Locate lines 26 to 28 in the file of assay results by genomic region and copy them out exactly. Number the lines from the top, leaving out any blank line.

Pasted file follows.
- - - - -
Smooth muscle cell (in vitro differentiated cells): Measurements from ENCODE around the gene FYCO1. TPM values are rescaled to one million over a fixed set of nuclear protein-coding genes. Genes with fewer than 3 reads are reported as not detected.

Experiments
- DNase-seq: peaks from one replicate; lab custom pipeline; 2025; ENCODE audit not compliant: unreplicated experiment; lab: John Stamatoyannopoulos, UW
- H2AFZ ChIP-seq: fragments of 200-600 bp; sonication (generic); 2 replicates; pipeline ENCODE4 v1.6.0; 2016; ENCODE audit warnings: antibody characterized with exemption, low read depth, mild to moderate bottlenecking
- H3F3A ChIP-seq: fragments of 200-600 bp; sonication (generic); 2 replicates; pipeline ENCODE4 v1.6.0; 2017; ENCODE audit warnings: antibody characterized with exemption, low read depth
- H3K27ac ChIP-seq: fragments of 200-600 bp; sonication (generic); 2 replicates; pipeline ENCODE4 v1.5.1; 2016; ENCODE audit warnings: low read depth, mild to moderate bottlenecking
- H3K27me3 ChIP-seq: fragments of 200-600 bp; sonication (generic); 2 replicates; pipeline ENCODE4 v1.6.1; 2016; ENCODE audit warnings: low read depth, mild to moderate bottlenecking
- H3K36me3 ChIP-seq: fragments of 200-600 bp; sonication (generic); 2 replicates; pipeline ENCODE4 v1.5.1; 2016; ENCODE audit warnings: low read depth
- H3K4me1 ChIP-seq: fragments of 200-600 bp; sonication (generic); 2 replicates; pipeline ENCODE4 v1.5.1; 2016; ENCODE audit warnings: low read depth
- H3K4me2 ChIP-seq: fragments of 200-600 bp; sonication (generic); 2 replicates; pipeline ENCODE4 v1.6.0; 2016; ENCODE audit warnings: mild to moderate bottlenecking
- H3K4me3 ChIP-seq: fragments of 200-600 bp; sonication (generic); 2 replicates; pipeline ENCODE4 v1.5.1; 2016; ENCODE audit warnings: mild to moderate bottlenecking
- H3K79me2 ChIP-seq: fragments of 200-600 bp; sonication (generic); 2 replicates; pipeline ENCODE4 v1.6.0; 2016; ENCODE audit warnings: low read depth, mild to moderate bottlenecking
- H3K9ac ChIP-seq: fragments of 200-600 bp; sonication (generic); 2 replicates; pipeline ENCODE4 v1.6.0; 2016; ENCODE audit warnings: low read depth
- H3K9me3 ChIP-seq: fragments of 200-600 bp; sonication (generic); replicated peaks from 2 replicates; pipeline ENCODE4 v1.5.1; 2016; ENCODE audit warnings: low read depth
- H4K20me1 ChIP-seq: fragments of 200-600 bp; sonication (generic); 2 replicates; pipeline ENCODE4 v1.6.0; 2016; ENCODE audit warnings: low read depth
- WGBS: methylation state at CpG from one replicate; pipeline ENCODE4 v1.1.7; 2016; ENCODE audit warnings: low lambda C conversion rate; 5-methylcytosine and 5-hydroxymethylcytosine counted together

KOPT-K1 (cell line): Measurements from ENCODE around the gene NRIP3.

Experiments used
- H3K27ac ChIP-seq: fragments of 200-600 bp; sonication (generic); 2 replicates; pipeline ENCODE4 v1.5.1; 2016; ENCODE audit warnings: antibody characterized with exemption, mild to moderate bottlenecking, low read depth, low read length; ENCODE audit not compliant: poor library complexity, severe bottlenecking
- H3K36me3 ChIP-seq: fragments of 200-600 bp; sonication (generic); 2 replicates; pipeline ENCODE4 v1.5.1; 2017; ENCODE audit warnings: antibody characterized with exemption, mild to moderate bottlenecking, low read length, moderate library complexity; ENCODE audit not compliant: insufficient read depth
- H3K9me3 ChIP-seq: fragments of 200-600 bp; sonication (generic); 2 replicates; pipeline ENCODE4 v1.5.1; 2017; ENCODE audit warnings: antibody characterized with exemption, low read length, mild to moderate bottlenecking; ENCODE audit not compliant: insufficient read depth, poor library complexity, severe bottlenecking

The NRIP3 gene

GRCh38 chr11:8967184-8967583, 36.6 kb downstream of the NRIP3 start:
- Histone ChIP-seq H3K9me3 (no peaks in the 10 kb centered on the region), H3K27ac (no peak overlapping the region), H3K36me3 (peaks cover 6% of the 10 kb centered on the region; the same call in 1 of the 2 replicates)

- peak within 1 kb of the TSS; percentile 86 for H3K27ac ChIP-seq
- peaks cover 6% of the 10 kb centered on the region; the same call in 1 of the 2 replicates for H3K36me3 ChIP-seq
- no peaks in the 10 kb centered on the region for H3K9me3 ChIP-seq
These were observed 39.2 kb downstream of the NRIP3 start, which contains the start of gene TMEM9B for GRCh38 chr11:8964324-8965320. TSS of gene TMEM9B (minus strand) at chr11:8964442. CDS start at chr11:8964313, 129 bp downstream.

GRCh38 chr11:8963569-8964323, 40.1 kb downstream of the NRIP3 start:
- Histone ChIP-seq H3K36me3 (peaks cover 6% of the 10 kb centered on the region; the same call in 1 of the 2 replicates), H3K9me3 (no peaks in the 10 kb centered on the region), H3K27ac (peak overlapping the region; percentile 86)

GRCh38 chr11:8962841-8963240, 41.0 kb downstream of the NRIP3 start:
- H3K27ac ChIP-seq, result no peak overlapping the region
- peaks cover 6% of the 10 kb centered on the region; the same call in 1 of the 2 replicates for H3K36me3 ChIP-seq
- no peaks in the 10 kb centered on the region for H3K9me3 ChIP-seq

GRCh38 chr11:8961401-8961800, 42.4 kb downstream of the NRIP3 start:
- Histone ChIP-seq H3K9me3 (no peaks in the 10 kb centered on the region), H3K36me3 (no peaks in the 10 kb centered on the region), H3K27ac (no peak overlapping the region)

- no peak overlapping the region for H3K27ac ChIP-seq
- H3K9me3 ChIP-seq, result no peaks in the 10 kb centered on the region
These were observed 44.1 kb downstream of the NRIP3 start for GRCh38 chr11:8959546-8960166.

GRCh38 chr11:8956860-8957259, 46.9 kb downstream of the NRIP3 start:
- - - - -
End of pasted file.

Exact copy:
- peaks cover 6% of the 10 kb centered on the region; the same call in 1 of the 2 replicates for H3K36me3 ChIP-seq
- no peaks in the 10 kb centered on the region for H3K9me3 ChIP-seq
These were observed 39.2 kb downstream of the NRIP3 start, which contains the start of gene TMEM9B for GRCh38 chr11:8964324-8965320. TSS of gene TMEM9B (minus strand) at chr11:8964442. CDS start at chr11:8964313, 129 bp downstream.